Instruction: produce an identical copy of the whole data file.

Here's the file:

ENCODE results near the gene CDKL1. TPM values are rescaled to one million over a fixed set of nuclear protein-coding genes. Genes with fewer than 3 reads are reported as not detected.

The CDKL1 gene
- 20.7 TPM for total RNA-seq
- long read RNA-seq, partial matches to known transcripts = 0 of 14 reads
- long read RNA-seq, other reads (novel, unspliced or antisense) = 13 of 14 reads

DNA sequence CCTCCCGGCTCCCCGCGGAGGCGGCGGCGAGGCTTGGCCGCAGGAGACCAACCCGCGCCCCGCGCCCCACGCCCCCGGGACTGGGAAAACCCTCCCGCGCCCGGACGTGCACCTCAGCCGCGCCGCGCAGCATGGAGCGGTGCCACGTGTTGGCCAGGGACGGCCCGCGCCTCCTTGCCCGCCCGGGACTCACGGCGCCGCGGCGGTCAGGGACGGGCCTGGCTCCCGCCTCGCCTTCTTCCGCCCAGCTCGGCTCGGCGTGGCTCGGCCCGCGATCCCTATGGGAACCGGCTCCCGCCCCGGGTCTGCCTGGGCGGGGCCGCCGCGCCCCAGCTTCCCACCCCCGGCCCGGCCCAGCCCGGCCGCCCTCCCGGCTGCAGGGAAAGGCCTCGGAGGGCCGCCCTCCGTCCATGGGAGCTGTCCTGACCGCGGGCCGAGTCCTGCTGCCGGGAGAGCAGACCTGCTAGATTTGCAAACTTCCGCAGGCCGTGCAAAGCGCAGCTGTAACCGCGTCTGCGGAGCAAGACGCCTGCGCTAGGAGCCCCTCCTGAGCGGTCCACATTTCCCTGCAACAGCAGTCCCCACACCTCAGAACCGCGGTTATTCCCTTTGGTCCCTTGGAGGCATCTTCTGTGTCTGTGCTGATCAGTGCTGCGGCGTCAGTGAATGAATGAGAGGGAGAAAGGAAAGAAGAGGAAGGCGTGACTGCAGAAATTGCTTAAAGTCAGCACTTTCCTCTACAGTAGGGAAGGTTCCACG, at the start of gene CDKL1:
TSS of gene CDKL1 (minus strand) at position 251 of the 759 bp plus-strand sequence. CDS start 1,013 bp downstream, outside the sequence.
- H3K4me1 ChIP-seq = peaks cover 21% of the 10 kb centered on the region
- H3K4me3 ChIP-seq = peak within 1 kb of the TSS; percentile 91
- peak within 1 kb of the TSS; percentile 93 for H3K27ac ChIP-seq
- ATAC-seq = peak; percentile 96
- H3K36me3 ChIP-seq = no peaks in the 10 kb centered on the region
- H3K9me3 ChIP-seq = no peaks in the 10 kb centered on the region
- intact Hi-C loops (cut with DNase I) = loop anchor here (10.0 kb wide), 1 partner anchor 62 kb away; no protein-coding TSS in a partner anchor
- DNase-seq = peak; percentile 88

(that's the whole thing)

ENCODE results near the gene CDKL1. TPM values are rescaled to one million over a fixed set of nuclear protein-coding genes. Genes with fewer than 3 reads are reported as not detected.

The CDKL1 gene
- 20.7 TPM for total RNA-seq
- long read RNA-seq, partial matches to known transcripts = 0 of 14 reads
- long read RNA-seq, other reads (novel, unspliced or antisense) = 13 of 14 reads

DNA sequence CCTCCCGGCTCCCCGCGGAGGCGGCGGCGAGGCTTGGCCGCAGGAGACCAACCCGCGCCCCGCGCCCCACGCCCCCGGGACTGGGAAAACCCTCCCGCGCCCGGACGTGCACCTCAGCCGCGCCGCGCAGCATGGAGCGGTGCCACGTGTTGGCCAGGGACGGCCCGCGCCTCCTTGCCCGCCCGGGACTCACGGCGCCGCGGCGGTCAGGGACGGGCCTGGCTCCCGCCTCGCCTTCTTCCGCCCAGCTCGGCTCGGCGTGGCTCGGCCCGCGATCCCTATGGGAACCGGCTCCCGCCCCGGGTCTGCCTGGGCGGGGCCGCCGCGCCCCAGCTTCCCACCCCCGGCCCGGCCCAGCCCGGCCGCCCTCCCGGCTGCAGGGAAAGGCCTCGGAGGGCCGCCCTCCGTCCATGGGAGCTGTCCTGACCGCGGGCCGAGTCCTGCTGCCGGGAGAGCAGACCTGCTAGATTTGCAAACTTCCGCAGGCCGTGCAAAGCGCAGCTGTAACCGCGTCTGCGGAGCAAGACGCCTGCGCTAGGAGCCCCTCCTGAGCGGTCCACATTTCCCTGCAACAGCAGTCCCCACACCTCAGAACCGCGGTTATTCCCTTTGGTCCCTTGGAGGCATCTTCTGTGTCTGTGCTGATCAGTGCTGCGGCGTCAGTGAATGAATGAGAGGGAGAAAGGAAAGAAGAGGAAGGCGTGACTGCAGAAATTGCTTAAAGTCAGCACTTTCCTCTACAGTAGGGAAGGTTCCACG, at the start of gene CDKL1:
TSS of gene CDKL1 (minus strand) at position 251 of the 759 bp plus-strand sequence. CDS start 1,013 bp downstream, outside the sequence.
- H3K4me1 ChIP-seq = peaks cover 21% of the 10 kb centered on the region
- H3K4me3 ChIP-seq = peak within 1 kb of the TSS; percentile 91
- peak within 1 kb of the TSS; percentile 93 for H3K27ac ChIP-seq
- ATAC-seq = peak; percentile 96
- H3K36me3 ChIP-seq = no peaks in the 10 kb centered on the region
- H3K9me3 ChIP-seq = no peaks in the 10 kb centered on the region
- intact Hi-C loops (cut with DNase I) = loop anchor here (10.0 kb wide), 1 partner anchor 62 kb away; no protein-coding TSS in a partner anchor
- DNase-seq = peak; percentile 88